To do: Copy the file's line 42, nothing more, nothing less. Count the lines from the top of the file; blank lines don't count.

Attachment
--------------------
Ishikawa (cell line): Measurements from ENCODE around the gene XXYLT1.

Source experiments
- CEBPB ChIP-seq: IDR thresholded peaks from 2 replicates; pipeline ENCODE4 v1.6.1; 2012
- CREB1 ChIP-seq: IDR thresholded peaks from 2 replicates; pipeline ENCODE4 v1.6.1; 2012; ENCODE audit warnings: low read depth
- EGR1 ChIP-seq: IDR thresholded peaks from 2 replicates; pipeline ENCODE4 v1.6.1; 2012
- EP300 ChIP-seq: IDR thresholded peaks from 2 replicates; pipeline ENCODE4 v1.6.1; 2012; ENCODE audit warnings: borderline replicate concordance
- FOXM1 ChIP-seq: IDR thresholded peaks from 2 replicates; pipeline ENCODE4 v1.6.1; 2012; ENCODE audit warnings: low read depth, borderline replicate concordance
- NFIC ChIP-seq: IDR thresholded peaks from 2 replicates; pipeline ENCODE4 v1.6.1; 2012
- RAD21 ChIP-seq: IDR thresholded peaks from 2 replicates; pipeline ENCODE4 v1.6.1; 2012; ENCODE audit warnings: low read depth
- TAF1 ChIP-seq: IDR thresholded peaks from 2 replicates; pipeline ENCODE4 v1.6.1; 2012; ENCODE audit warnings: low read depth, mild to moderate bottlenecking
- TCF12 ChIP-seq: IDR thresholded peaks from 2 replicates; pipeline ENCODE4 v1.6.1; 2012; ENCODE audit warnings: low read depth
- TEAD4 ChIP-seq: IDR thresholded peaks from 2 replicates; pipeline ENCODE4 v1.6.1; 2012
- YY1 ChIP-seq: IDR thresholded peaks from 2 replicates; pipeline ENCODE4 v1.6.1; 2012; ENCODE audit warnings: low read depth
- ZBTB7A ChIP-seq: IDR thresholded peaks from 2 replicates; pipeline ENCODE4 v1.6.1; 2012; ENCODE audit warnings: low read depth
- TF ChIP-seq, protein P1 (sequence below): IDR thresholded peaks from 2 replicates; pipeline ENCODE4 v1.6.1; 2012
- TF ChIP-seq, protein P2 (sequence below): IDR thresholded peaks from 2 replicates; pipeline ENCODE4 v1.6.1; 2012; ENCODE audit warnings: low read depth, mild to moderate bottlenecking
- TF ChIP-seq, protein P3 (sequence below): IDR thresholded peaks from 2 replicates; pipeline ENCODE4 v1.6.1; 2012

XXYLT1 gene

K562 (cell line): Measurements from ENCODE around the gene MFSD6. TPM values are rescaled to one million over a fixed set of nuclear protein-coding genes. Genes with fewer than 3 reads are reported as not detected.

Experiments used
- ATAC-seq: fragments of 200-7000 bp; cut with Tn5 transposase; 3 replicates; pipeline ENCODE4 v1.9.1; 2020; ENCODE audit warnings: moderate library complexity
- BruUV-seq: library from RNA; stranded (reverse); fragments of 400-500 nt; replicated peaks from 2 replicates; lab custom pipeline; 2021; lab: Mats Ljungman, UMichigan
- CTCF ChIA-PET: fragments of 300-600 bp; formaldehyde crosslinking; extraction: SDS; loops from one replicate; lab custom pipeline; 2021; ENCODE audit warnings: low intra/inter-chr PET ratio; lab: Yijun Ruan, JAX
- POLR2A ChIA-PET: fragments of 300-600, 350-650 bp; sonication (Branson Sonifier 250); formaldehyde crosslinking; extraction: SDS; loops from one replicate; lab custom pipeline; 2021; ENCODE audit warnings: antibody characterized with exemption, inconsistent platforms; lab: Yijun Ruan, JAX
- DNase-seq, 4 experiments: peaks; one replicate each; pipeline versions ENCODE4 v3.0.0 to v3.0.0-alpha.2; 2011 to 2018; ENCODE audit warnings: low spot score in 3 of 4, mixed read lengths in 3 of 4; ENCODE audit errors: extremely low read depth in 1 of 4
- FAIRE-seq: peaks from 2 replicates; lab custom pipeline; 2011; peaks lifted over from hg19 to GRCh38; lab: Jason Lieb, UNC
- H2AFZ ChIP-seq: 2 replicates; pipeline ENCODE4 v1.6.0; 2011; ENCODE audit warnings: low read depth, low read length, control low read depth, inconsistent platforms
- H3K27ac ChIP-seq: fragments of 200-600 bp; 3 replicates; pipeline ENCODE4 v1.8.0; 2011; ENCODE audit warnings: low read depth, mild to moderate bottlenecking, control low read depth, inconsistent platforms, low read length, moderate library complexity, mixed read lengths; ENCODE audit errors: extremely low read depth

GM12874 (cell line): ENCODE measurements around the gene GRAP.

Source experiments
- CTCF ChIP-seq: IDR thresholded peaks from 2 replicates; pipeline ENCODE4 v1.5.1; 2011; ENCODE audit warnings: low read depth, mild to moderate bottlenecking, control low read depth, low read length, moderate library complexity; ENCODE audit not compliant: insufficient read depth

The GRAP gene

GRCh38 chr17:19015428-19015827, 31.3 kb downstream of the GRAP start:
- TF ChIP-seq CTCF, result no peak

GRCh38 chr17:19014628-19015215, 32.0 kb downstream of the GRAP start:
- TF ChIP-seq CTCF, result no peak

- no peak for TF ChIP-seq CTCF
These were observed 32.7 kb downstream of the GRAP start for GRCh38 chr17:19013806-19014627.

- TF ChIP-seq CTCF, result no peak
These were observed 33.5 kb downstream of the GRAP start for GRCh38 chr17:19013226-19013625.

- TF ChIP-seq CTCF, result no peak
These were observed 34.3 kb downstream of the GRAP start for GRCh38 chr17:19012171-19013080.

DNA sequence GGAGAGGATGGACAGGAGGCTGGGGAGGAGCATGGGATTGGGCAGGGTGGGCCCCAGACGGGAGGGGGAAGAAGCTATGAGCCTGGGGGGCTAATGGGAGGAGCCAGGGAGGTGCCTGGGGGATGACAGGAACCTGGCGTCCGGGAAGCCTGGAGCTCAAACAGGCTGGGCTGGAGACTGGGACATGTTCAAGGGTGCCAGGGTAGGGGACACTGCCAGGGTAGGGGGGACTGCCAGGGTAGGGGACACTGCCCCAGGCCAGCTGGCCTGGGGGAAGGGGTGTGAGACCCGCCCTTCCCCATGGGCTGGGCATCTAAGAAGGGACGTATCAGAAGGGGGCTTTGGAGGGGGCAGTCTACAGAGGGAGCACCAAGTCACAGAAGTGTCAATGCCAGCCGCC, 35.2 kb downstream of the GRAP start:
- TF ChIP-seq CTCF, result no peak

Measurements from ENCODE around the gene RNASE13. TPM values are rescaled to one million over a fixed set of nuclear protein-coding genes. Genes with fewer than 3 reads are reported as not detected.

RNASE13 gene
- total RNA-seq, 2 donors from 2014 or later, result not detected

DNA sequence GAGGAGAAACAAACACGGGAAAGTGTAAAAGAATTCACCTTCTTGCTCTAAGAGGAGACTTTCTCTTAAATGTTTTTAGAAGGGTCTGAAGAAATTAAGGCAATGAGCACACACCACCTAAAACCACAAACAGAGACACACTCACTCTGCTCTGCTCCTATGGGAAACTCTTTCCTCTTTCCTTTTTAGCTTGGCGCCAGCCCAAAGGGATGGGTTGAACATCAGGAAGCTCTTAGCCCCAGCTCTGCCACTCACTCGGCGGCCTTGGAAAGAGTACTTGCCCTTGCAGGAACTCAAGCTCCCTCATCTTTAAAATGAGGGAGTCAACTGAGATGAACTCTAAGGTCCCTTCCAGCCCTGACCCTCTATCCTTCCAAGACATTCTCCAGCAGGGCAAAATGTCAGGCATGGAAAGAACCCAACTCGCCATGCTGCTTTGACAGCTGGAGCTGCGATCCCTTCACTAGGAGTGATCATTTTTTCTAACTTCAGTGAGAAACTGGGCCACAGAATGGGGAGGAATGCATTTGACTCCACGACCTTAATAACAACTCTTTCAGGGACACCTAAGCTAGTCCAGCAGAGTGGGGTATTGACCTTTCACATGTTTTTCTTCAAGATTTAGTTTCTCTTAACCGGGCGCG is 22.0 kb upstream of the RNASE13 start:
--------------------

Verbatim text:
These were observed 34.3 kb downstream of the GRAP start for GRCh38 chr17:19012171-19013080.